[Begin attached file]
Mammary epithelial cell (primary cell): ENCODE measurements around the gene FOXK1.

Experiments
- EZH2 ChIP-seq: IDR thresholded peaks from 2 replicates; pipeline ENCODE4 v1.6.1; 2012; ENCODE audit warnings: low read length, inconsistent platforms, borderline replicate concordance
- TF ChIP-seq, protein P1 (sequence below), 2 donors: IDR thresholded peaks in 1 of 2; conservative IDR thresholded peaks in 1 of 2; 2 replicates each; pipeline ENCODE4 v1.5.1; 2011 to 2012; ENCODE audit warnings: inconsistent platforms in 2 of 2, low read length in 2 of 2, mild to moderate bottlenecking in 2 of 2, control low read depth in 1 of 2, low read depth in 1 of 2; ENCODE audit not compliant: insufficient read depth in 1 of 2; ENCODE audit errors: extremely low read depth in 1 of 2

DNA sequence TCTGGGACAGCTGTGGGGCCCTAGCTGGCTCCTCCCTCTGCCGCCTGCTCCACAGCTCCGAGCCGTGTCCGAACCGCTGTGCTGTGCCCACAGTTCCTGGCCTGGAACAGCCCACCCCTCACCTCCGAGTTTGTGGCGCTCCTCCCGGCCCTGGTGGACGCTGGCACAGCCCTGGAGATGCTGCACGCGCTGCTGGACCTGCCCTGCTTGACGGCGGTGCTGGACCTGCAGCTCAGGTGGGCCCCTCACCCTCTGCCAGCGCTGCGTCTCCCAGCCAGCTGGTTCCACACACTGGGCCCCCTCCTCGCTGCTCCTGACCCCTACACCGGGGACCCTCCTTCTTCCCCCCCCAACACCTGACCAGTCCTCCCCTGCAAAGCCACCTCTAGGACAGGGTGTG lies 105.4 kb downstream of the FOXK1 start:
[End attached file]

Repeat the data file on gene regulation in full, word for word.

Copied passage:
Mammary epithelial cell (primary cell): ENCODE measurements around the gene FOXK1.

Experiments
- EZH2 ChIP-seq: IDR thresholded peaks from 2 replicates; pipeline ENCODE4 v1.6.1; 2012; ENCODE audit warnings: low read length, inconsistent platforms, borderline replicate concordance
- TF ChIP-seq, protein P1 (sequence below), 2 donors: IDR thresholded peaks in 1 of 2; conservative IDR thresholded peaks in 1 of 2; 2 replicates each; pipeline ENCODE4 v1.5.1; 2011 to 2012; ENCODE audit warnings: inconsistent platforms in 2 of 2, low read length in 2 of 2, mild to moderate bottlenecking in 2 of 2, control low read depth in 1 of 2, low read depth in 1 of 2; ENCODE audit not compliant: insufficient read depth in 1 of 2; ENCODE audit errors: extremely low read depth in 1 of 2

DNA sequence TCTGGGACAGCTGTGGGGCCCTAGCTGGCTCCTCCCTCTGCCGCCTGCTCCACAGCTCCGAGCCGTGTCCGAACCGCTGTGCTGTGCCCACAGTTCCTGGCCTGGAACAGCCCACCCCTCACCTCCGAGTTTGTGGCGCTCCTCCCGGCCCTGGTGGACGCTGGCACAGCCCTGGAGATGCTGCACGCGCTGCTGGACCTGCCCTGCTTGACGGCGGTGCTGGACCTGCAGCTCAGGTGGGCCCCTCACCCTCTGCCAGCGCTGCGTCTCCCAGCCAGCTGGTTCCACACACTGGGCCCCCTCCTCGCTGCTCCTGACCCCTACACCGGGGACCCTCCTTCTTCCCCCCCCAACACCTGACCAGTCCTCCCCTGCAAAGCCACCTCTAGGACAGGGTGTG lies 105.4 kb downstream of the FOXK1 start: